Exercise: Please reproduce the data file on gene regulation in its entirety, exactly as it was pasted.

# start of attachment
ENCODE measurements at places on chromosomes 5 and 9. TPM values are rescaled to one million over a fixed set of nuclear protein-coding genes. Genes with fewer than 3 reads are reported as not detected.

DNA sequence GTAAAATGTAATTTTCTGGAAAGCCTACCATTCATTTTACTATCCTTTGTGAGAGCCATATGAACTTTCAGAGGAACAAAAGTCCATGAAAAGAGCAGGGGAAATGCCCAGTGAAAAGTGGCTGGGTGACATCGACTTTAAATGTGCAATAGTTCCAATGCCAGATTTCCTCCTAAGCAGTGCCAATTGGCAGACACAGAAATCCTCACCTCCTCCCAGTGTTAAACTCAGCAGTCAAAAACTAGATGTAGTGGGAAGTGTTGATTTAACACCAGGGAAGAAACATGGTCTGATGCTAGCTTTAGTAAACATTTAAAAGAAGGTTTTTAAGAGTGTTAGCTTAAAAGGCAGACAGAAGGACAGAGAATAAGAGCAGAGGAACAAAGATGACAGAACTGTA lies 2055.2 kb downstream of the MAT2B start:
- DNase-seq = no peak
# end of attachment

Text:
ENCODE measurements at places on chromosomes 5 and 9. TPM values are rescaled to one million over a fixed set of nuclear protein-coding genes. Genes with fewer than 3 reads are reported as not detected.

DNA sequence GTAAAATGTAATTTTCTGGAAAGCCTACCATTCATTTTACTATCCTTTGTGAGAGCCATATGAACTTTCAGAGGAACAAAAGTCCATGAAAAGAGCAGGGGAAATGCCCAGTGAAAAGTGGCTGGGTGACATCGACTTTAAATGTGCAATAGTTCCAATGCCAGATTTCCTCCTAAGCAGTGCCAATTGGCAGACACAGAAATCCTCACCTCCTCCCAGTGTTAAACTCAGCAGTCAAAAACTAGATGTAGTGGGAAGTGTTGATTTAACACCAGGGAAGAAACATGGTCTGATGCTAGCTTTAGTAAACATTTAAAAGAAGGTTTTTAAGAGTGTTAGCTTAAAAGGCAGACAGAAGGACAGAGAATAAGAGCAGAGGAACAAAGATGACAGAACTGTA lies 2055.2 kb downstream of the MAT2B start:
- DNase-seq = no peak